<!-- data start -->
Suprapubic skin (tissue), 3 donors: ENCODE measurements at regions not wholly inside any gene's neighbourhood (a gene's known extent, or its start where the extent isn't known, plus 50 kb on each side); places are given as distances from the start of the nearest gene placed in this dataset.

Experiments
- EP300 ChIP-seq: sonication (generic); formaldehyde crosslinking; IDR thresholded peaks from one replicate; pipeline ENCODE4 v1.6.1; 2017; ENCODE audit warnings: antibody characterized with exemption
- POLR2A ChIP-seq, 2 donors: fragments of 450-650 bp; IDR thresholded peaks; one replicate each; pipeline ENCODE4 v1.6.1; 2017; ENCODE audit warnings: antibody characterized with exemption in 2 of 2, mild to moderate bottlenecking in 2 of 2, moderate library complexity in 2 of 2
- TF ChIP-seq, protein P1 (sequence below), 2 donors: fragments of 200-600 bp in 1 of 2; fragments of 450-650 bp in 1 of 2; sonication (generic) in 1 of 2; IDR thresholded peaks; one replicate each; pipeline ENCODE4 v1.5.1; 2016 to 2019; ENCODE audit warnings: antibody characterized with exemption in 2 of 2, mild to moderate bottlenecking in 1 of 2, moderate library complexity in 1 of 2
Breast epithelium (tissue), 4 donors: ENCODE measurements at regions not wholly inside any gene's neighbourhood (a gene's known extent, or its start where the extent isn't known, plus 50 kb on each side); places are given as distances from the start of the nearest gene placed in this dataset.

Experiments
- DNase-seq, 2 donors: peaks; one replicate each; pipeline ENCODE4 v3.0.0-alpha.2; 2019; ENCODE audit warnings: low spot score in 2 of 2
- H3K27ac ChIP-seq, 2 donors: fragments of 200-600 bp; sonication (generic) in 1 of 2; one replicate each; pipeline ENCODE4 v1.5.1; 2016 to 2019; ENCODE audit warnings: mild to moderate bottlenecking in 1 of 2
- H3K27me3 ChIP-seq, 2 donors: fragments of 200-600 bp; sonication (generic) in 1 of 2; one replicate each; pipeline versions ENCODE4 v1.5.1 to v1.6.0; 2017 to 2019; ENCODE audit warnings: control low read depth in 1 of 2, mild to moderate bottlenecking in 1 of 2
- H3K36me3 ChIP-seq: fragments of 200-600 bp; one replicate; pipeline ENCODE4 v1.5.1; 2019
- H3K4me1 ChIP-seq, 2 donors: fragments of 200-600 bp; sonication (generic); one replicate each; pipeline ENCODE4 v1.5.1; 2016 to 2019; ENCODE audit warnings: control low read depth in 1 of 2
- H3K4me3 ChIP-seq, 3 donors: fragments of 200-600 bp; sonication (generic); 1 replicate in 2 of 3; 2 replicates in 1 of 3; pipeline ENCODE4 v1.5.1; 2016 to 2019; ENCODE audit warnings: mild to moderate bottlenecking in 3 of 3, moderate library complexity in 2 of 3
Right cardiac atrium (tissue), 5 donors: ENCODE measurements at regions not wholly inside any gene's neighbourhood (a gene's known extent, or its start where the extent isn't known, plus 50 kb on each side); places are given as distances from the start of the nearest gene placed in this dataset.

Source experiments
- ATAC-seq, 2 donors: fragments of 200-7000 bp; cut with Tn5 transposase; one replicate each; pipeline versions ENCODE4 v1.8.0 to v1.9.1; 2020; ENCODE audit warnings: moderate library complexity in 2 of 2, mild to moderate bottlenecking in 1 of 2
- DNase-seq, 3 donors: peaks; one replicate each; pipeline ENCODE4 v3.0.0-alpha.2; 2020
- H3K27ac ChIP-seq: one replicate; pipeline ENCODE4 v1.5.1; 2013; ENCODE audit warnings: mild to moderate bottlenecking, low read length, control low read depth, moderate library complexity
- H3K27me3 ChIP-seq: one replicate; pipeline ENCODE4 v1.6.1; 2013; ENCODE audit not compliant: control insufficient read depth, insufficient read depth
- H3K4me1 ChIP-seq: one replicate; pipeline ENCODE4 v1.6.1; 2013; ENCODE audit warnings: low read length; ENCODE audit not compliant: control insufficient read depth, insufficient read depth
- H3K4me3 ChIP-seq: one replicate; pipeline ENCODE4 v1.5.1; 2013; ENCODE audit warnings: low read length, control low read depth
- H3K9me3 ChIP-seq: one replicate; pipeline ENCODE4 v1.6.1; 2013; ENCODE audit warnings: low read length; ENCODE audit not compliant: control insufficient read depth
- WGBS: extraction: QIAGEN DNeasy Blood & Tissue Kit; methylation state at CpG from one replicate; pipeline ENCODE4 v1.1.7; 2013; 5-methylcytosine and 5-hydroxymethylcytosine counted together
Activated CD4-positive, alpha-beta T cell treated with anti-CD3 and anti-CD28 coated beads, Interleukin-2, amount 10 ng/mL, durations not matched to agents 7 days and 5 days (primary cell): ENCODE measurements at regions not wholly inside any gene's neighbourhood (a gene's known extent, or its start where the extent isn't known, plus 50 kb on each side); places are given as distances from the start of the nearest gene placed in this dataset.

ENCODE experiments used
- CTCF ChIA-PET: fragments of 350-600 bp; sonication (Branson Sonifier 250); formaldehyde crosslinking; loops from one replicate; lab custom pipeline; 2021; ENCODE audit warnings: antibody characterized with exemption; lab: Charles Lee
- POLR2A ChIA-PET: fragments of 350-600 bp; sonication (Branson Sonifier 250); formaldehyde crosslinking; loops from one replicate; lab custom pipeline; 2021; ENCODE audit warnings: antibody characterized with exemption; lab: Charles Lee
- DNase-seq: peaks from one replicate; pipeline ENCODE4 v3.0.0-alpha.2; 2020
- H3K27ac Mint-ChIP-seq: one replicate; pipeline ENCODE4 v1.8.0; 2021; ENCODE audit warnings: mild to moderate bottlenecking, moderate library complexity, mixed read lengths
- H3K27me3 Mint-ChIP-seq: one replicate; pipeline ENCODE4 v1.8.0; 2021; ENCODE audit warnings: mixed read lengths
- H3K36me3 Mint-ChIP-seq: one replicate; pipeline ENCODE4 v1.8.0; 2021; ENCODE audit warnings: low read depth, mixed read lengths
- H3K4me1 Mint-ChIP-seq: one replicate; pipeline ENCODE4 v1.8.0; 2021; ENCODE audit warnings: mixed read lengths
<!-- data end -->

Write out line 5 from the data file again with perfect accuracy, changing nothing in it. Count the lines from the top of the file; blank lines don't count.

- TF ChIP-seq, protein P1 (sequence below), 2 donors: fragments of 200-600 bp in 1 of 2; fragments of 450-650 bp in 1 of 2; sonication (generic) in 1 of 2; IDR thresholded peaks; one replicate each; pipeline ENCODE4 v1.5.1; 2016 to 2019; ENCODE audit warnings: antibody characterized with exemption in 2 of 2, mild to moderate bottlenecking in 1 of 2, moderate library complexity in 1 of 2